23 October 2018 - 15 Heshvan 5779 - ט"ו חשון ה' אלפים תשע"ט
Yom Hashoah – a day to remember the Holocaust E-mail

Yom Hashoah, Holocaust Memorial Day, is observed every year. It is a day of commemoration of the six million Jews who perished in the Holocaust as a result of actions carried out by Nazi Germany.

The day was inaugurated in Israel in 1959 and takes place on 27 Nisan (Hebrew month), a week before Yom Ha’Atzmaut–Israel’s Independence Day.

In Israel, flags are flown at half mast and there is a state ceremony held at Yad Vashem, the Holocaust Martyrs’ and Heroes Remembrance Authority. At 10 am, air-raid sirens are sounded for two minutes and all activity comes to a halt.

Outside of Israel, the day is marked with ceremonies and programmes that include the lighting of memorial candles. Jewish communities get together and solemnly observe and remember the millions of Jews who were murdered.

The Hong Kong Jewish community held their Holocaust Remembrance Day on 24 April at the Jewish Community Centre. The event was organised by the Hong Kong Holocaust and Tolerance Centre (HKHTC). This year’s theme was “Never Again”.

Members from all of Hong Kong’s Jewish congregations were represented. In addition, representatives from many consulates joined the evening’s gathering and other multi-faith leaders. In attendance was Sagi Karni, Consul General of Israel to Hong Kong, who gave an address.

Opening remarks were read by Glen Steinman, HKHTC Director. The evening programme included a moving and graphic video documentary entitled Sgt. Howard Cwick, Jewish Liberator: Eyewitness to History.


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Ohel Leah Synagogue celebrating Israel's 69th Independence Day of 1 May E-mail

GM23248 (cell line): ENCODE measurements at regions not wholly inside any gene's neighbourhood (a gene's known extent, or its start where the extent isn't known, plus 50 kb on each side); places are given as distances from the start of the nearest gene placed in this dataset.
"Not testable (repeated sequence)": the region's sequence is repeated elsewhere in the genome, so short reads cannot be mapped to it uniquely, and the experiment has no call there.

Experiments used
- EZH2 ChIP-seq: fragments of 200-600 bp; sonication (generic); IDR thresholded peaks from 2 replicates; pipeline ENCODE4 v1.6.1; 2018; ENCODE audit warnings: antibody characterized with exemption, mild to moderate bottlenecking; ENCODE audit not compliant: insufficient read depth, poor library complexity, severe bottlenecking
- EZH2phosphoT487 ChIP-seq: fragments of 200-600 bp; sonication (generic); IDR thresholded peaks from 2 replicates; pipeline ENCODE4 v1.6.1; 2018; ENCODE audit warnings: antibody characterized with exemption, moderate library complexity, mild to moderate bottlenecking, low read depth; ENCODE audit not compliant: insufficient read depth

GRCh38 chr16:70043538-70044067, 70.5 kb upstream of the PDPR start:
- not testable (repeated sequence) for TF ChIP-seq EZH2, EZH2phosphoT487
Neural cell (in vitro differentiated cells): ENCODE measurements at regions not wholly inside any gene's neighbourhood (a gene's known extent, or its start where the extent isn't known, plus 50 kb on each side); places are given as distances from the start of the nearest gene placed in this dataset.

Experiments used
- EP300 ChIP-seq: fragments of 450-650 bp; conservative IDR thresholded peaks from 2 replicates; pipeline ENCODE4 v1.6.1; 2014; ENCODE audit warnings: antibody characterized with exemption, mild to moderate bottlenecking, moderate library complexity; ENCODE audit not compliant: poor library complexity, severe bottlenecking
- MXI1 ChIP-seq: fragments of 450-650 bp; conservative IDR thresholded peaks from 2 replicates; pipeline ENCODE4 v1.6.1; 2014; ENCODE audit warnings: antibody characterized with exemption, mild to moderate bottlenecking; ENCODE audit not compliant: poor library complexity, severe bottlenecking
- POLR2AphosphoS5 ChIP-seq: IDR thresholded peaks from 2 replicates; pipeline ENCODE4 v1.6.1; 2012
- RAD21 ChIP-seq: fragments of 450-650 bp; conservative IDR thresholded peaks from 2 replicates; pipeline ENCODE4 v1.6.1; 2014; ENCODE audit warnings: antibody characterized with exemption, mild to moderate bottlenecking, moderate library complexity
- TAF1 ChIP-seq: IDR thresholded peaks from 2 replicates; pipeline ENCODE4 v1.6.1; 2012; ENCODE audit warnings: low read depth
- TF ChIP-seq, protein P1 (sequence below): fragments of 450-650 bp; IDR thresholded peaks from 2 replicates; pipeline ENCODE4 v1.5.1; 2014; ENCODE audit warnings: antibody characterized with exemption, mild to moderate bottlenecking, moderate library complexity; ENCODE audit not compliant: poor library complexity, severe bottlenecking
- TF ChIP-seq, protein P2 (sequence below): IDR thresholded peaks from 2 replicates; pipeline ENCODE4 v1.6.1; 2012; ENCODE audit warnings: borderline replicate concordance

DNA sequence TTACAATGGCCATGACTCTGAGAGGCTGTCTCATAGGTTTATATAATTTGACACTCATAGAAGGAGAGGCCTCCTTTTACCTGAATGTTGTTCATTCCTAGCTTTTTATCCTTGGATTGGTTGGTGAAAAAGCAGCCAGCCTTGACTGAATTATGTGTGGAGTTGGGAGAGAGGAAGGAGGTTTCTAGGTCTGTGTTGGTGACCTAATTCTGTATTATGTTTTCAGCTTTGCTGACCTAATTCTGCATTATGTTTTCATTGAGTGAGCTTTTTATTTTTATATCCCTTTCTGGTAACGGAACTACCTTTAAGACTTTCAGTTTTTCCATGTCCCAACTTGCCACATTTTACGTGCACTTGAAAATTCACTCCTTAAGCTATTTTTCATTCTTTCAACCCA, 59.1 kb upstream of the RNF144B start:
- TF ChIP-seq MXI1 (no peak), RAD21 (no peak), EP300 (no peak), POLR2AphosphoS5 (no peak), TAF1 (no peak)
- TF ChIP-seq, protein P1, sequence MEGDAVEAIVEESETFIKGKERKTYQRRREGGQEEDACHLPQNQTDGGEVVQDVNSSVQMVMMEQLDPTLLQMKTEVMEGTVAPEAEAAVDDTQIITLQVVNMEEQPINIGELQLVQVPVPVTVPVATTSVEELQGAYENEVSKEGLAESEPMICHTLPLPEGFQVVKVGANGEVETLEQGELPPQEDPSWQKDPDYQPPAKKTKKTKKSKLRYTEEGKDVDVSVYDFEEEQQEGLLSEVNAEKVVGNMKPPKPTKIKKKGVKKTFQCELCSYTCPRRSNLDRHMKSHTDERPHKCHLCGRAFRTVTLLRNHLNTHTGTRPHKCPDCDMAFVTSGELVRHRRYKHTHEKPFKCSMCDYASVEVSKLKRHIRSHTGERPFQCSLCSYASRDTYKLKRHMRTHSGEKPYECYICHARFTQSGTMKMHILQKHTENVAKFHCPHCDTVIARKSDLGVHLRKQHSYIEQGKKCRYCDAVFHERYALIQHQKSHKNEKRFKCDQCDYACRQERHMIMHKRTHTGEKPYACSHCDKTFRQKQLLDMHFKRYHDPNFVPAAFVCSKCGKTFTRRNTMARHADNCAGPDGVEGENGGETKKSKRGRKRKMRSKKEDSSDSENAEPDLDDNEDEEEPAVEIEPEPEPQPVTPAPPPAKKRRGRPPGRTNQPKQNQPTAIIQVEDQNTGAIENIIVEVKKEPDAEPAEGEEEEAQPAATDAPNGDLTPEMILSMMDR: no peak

To mark the day, the community was invited to take part in a festive Maariv (evening prayer) service including the Hallel prayer, with a guitar accompaniment.

However, before celebrations began in earnest, attendees took part in a ‘transition’ ceremony led by Assistant Rabbi, Itzik Sachs, marked the end of Israel’s Memorial Day – Yom Hazikaron and the move into Independence Day celebrations.

To mark the Memorial Day, community members were handed out a memorial candle with the name of a soldier or citizen who had died fighting for the State of Israel or through acts of terror. Readings were read by Alan Landau, Penina and Avi Nagar; and the memorial prayers were recited by Lior Dagan and Rabbi Sachs, where each person was invited to say the name written on their candle.

The Israeli flag was then raised to full mast by Elianna and Joe Diestel, hoisted to the top of the Ohel Leah synagogue building, marking the move to Yom Haatzmaut. A video of the Declaration of Independence was screened, followed by addresses by Rabbi Asher Oser and Sagi Karni, Consul General of Israel to Hong Kong.
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Israel embassy website in China the most popular E-mail

According to Israel Today, the website of the Israeli Embassy in China on the Chinese social media network Sina Weibo is the most popular of all foreign embassies, with 1.9 million followers. By comparison the US embassy has around 1 million followers.